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Designing for the World

Wednesday, October 19th, 2011

The relationship between globalization and design is a tricky one, and designers should take more than just aesthetics into consideration.

“A powerful force drives the world toward a converging commonality, and that force is technology… Almost everyone everywhere wants all the things they have heard about, seen, or experienced via the new technologies.” –Theodore Levitt

Harvard Professor Theodore Levitt saw it coming. The academic first coined the term “globalization” in 1983 as he explored the dynamics of technology and its concomitant effects. Little did he know that his neatly crafted theoretical model would resonate well in the design world, raising relevant questions among designers, businesses and schools.

As global brands and multinational companies expand into international and emerging markets, consumers are increasingly attracted to modernity’s allurements. Everyone wants an iPhone, a Kindle or a BlackBerry. Are we seeing a convergence in design resulting in the homogenization of products and a loss in culture-specific elements?


“I believe there was more local variety prior to the invention of the internet, cheap cargo and cheap flights,” Christian Etter, founder of Etter Studio, tells TAXI. “Cultures were more isolated and therefore could mature independently.”

And how true that is. An Apple iPad, a Starbucks Frappé, IKEA meatballs, and McDonald’s fries have similar looks and tastes whether you are in the United States, Australia, Sweden, China or Singapore. Not only are the products standardized, the designs of these stores also follow their parent company closely.

“To a certain extent, you get homogenized products, where everything looks the same,” Scott Thompson-Whiteside, Associate Dean International of Swinburne University says. “Most of Apple’s design is central, and the same design is distributed all over the world.”

However, homogenized products represent only what is on the surface, and that is the physical manifestation of design. Beneath this physical manifestation is something more profound: ideas.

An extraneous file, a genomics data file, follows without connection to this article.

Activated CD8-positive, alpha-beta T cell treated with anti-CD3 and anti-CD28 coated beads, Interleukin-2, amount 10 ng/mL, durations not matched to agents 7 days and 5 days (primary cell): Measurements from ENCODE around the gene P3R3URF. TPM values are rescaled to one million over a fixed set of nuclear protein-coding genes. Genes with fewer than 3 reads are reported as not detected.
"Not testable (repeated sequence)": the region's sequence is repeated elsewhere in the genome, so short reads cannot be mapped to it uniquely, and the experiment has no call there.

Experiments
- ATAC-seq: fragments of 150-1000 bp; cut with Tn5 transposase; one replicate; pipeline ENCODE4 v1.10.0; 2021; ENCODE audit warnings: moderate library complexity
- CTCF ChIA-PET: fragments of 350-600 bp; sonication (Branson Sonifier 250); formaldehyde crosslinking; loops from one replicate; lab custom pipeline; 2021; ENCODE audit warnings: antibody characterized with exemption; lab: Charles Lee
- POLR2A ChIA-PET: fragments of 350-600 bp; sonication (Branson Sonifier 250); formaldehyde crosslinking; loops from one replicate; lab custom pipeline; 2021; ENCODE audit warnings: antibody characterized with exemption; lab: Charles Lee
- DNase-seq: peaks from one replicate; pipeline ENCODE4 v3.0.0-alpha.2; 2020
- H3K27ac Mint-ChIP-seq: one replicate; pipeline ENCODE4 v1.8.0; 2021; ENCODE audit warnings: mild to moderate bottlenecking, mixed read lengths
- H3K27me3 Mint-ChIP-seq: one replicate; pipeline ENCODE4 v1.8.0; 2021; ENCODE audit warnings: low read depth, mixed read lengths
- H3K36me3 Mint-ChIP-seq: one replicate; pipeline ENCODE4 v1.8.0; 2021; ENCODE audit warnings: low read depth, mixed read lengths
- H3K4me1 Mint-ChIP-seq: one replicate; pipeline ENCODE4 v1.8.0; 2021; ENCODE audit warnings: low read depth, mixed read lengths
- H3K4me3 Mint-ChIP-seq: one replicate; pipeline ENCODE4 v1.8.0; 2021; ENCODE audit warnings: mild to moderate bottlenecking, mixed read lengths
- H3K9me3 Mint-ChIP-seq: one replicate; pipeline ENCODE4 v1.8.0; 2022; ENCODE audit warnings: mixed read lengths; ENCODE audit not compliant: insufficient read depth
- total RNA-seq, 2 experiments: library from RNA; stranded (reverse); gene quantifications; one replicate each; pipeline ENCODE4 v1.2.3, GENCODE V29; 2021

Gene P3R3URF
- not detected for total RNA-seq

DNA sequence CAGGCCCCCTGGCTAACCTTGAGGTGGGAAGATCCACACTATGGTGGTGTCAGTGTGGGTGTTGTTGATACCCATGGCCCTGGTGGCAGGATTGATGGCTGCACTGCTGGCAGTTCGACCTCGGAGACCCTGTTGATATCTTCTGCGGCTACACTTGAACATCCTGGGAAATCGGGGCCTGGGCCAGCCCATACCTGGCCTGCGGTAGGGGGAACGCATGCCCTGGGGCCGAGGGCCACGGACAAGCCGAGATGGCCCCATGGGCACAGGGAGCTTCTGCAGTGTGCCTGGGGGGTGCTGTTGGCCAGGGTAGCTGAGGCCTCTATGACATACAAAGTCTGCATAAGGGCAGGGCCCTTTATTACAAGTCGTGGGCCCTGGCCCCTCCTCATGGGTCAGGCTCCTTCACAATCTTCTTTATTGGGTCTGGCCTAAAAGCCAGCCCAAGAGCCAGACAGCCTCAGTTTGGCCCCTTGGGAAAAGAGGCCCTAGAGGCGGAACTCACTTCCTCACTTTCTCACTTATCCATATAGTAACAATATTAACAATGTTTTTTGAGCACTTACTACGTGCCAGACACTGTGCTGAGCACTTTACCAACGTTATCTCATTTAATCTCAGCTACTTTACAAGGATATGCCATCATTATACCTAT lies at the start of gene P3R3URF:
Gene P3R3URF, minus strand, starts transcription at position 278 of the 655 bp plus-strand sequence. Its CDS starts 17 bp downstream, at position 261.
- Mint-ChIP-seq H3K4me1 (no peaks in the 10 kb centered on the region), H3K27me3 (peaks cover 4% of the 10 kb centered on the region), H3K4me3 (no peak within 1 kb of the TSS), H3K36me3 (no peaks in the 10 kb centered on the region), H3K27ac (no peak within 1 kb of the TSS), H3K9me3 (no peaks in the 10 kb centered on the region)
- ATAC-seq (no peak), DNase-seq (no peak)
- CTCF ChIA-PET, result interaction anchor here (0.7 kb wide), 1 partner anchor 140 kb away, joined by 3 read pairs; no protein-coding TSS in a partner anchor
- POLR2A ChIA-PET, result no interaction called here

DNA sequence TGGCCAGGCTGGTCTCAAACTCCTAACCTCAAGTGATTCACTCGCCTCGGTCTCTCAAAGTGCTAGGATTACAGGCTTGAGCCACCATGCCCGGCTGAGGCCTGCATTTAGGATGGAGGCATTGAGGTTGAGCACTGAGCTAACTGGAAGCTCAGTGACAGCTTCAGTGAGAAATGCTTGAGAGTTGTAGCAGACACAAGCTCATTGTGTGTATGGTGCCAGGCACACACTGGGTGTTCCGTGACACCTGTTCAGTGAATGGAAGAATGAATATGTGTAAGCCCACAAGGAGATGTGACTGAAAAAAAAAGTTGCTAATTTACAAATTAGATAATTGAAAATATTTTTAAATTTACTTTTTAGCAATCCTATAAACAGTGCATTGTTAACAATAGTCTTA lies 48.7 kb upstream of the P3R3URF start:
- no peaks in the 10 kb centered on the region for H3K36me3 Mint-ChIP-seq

Globalization has arguably created a common pool of heroes and ideas from which designers across the world gain inspiration. And this is influencing design, and at times, undermining the distinctiveness of culture.

“All designers there [at the international design center]—doesn’t matter if from India, Russia or the US—would go on about the same names, like Milton Glaser, Stefan Sagmeister, and Herman Miller,” Etter explains. “Every museum shop around the world stocks the very same books about the very same people now. People like Sagmeister put their faces into hundreds of design publications, it gets very boring.”


Does this foreshadow a world of monolithic design, where local culture, assailed by globalization, makes way for a cosmopolitan—or rather “Western”—notion of culture and design? Not quite.

To Thompson-Whiteside, the state of the nature of design is shifting; it is no longer about the eventual product, but about the software.

“When you design something, you’re not only designing just the product. You have to design a whole package to really reap rewards; there is deep understanding and appreciation of the delivery of services—the software—surrounding that product,” Thompson-Whiteside explains. “That’s what drives companies forward.”

Culture is a crucial facet of software. It is significant because companies need to understand consumer behavior and the psychology of a particular society to ensure that a product meets most, if not all, of consumers’ demands.

“For a time, it appeared that everyone in the world wanted the same things, that values were converging,” Christopher Liechty, founding President of AIGA Center for Cross-Cultural Design and now Vice President of Communications at Bank of American Fork, says.